Wednesday, April 08, 2009

Orwellian outcomes: universal healthcare

Tony Blankley peers into a possible future:

After first squeezing the private insurance policies by undercutting their offerings with a subsidized federal government health insurance, the government then could undercut the private insurance further by denying the insurers tax deductibility unless they complied with federal health service regulations. As only the wealthiest could afford to buy private health insurance if the cost were not deductible, private health insurance companies would be compelled to follow federal benefits and cost regulations.

At that point, almost all Americans would get their health care pursuant to federally regulated systems. Then the president would be able to begin to deliver on his twin pledges to reduce the cost of entitlements and make health care overall contribute to lower deficits.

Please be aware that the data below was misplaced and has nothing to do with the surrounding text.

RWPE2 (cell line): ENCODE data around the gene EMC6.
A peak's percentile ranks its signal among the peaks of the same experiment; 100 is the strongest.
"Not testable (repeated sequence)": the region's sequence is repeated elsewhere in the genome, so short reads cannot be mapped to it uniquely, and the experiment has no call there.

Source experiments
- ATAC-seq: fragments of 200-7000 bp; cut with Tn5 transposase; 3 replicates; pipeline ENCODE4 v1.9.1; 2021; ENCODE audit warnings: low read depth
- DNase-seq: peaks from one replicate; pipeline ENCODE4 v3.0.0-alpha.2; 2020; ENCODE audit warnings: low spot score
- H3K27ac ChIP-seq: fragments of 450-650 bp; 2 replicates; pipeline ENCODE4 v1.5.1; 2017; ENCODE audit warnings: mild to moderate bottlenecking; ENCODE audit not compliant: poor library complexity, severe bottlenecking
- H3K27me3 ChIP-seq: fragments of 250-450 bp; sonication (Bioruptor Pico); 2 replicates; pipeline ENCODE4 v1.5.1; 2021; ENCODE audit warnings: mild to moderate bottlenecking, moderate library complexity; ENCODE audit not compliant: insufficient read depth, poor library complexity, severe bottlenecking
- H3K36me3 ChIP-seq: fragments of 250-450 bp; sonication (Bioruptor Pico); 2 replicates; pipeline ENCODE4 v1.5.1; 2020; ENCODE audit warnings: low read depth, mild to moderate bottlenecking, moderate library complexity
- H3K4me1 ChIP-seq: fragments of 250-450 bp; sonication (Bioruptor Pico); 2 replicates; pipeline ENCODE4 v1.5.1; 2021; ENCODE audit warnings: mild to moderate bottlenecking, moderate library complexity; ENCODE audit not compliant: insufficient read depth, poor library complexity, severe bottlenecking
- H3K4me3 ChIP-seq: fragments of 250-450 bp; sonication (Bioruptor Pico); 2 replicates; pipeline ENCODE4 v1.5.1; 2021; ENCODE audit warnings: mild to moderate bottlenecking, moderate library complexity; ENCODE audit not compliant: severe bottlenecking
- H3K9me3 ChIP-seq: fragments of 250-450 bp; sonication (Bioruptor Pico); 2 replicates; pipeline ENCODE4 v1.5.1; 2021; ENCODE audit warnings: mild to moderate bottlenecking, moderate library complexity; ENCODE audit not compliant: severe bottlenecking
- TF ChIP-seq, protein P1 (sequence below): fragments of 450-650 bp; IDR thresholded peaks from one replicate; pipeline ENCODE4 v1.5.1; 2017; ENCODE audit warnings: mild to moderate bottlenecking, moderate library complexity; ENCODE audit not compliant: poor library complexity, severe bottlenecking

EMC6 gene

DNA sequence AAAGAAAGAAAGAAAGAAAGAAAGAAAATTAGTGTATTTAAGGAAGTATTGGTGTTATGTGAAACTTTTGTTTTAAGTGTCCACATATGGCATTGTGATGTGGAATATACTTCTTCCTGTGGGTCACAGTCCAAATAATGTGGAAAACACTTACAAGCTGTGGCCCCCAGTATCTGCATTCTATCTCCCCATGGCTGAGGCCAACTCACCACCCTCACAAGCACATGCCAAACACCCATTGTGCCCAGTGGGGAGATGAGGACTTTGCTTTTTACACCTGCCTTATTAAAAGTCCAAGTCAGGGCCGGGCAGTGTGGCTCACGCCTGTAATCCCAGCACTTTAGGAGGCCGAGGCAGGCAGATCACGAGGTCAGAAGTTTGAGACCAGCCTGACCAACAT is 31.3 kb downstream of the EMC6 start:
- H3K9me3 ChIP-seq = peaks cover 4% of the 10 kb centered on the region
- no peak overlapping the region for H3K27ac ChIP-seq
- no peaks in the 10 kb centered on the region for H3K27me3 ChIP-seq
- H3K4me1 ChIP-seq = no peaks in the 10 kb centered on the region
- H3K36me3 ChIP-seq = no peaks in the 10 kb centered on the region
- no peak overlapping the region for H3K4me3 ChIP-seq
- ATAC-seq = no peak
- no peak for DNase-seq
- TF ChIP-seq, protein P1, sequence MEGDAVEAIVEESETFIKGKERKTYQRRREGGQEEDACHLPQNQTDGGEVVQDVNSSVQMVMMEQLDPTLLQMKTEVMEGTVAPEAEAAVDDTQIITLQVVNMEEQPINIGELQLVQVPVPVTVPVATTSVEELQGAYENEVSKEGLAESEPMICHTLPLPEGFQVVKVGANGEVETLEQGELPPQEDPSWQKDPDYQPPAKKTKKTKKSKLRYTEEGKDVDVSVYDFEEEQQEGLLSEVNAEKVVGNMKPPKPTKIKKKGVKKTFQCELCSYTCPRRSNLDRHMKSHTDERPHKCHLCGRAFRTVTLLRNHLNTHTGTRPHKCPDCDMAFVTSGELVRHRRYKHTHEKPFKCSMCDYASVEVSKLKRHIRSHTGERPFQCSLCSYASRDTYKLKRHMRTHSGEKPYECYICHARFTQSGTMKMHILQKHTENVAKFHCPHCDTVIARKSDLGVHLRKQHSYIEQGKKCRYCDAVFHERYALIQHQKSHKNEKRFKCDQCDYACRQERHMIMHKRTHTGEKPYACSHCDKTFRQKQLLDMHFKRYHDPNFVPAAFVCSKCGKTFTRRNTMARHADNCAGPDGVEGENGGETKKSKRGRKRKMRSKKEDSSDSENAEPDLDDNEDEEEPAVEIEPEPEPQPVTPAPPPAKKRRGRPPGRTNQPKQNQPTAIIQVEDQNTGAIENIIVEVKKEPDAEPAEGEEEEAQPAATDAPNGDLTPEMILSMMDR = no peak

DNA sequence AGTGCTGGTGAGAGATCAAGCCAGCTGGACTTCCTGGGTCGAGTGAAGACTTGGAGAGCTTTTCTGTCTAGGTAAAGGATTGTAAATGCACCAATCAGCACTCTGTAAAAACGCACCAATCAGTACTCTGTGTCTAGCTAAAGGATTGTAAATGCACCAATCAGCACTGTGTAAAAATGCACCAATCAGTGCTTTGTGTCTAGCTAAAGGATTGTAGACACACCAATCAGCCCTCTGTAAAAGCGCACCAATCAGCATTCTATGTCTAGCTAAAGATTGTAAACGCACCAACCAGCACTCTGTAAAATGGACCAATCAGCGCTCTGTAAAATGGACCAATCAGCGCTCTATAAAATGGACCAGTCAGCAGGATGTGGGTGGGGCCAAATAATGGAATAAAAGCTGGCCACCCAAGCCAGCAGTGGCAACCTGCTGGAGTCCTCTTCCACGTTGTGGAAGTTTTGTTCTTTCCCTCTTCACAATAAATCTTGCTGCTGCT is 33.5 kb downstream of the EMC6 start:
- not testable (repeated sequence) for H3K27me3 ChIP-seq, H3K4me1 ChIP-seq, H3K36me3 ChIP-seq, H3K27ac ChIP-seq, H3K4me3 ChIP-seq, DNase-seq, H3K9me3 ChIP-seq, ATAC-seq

The federal regulators could do merely what the British regulators do currently:

--Constantly reduce the compensation of doctors and all other skilled health care providers. (As domestically trained American doctors became scarcer, more not-as-well-trained foreign doctors would be needed.)

--Limit the availability of medical technology. (In Canada, patients have to wait for months for MRIs, so those who can come to America for immediate diagnostic services.)

--Ration available treatment to fit the federal budget requirements. The universal digitalized health data could be used to justify non-treatment on a cost-benefit basis. For example, hip replacement for older people may be denied because they are not likely to live long enough to justify the expense.

At that point, Americans would (too late) understand more fully what happens when health care is a right rather than a service purchased by a sturdy, free people in an unfettered free market.

BCWUW4: be careful what you wish for.

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